Although Susan’s house is comfortable to stay in, I still find myself feeling a little bit awkward occasionally. You know, staying another person’s house in a guest bedroom three months. Everyone has their own personal routines and habits.
I suffer slightly obsessed cleaning (thanks to my biological mother’s and step mother’s cleaning habits). So I normally tempt to keep everything tidy and clean. This time I try to hold myself back, because I realize that this is not my house. I can’t just take the control and keep stepping someone else’s territory. I only tidy and clean a guest room, and of course clean up my own mess from a kitchen.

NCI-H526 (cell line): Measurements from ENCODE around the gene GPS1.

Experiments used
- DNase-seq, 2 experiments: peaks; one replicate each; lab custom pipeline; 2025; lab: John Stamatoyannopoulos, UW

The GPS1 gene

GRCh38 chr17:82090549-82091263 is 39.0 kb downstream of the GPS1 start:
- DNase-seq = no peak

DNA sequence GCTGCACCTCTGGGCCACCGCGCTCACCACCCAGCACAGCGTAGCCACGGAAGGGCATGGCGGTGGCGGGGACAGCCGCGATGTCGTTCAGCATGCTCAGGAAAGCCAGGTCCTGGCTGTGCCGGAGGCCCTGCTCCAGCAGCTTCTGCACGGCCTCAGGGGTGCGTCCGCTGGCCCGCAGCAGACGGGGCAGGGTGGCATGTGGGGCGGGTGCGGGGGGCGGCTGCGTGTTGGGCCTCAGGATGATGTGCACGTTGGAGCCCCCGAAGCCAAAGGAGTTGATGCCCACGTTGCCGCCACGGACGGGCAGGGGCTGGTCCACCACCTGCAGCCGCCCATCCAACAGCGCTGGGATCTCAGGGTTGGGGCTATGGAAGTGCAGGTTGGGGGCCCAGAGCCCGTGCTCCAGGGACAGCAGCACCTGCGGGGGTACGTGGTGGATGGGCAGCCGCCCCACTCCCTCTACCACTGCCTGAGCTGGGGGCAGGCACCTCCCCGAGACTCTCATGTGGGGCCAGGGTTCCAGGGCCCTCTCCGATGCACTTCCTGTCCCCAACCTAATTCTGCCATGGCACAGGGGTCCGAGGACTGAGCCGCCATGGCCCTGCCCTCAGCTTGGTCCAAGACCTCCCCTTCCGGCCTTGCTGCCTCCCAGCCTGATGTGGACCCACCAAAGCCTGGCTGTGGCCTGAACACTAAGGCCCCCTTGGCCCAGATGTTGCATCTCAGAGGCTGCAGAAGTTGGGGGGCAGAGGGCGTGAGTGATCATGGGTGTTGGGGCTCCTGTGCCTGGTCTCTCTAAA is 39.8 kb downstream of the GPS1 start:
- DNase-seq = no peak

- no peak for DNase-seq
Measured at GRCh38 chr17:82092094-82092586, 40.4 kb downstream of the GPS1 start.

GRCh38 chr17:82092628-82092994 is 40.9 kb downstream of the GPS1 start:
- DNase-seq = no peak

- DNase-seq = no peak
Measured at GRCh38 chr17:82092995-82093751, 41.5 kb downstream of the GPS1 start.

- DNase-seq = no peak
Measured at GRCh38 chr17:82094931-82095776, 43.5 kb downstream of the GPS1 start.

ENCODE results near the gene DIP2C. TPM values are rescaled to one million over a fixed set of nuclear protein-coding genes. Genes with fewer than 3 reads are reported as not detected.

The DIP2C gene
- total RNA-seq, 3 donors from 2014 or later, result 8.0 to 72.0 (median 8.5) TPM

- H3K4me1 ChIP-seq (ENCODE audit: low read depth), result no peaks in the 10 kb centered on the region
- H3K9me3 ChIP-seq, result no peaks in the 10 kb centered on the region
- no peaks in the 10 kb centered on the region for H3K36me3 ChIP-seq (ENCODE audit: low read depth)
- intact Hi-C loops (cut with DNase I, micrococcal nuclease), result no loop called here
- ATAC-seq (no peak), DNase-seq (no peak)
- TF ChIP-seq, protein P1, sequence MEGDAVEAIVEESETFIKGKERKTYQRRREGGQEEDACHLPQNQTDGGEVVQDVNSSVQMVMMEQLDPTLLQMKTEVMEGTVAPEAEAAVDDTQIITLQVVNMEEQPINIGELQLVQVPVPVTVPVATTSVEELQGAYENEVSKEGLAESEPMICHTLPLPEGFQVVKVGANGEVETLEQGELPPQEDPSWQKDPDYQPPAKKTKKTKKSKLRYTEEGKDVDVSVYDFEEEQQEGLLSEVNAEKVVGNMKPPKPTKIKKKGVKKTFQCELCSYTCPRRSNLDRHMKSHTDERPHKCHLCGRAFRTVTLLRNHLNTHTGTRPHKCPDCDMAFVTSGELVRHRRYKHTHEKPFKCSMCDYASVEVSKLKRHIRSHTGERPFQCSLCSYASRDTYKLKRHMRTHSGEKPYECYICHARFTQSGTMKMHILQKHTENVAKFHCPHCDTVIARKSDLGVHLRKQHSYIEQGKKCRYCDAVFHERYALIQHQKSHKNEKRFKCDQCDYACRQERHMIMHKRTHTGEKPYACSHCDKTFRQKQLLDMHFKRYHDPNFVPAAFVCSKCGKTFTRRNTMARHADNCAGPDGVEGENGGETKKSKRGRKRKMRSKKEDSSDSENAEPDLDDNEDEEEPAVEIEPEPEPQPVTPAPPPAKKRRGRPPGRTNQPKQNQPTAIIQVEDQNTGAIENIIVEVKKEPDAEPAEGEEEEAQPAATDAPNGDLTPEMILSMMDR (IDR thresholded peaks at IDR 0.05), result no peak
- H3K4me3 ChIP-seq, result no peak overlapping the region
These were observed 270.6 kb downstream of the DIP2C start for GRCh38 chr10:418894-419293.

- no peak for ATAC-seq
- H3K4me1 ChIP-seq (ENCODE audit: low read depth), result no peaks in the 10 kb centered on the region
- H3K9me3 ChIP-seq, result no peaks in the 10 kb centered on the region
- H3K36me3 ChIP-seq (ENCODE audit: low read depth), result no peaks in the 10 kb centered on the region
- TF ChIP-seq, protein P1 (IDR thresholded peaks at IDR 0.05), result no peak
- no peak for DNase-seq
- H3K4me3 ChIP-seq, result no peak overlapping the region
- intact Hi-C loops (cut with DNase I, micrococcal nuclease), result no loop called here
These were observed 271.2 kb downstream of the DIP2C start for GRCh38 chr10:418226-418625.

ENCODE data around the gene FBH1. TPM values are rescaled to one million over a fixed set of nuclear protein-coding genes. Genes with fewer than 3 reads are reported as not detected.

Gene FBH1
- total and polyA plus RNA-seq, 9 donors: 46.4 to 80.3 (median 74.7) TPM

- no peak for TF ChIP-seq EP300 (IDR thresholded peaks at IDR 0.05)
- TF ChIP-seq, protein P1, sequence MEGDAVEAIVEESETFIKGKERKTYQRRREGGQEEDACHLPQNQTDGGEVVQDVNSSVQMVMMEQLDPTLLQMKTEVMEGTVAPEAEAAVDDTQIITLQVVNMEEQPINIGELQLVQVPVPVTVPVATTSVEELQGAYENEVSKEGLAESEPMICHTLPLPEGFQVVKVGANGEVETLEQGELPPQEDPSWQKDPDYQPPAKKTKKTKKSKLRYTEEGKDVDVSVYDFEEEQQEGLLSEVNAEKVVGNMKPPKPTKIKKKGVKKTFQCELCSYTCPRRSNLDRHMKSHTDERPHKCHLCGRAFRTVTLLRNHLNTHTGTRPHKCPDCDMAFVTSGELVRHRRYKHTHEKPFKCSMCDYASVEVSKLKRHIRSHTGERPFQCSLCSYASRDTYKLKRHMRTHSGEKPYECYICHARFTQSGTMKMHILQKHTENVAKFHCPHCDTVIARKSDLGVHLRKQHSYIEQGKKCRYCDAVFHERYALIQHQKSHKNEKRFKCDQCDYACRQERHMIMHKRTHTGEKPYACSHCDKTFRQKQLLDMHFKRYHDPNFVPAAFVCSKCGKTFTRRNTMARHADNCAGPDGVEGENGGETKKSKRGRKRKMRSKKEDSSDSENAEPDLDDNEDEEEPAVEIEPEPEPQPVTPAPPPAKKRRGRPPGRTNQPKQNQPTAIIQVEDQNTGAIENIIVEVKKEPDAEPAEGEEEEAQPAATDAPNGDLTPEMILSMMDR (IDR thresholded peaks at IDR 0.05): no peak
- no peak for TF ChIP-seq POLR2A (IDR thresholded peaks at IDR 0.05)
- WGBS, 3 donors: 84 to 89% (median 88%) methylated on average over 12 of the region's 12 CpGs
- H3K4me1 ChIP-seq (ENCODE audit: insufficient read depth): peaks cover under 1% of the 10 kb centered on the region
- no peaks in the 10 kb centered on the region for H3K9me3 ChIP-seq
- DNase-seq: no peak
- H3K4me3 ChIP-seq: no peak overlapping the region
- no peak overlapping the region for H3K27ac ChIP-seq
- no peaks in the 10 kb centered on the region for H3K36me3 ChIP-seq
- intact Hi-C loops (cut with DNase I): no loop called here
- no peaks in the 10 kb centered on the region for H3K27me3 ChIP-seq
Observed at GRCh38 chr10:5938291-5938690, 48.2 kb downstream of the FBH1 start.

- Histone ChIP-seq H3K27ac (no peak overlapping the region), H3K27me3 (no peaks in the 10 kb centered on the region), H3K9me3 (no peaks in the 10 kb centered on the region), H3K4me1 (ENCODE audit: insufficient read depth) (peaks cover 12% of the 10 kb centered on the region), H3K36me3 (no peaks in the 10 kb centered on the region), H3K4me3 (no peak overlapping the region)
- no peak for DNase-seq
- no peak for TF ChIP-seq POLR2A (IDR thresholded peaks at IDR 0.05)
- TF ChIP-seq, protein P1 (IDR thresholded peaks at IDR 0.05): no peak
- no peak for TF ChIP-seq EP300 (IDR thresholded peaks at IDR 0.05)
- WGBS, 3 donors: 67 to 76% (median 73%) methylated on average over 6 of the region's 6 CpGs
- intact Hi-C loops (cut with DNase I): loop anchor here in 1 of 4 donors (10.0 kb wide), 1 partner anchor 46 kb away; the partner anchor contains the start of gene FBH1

Three months living without normal daily cleaning routines is quite challenging. Even though I have my own room and privacy I still miss personal time all alone. This is not exactly living like in student halls where you can just shut down other roomies by closing the door. Unfortunately I am kind of lonely wolf, who enjoys alone time awfully lot. Not everyone can understand that and sometimes it is considered being rude.
However it is so far so good. It has been alright last month and a half.
New Zealand Spring is full of surprises! When I arrived here the weather was so cold that I had to wear two pyjama bottoms and sleep with a fleece jacket on. Next thing I knew the weather was boiling hot and I got sunburned! Spring surely here is dodgy. I don’t go anywhere without my back bag filled with raincoat, sunglasses, sketchbook, pencils and water bottle.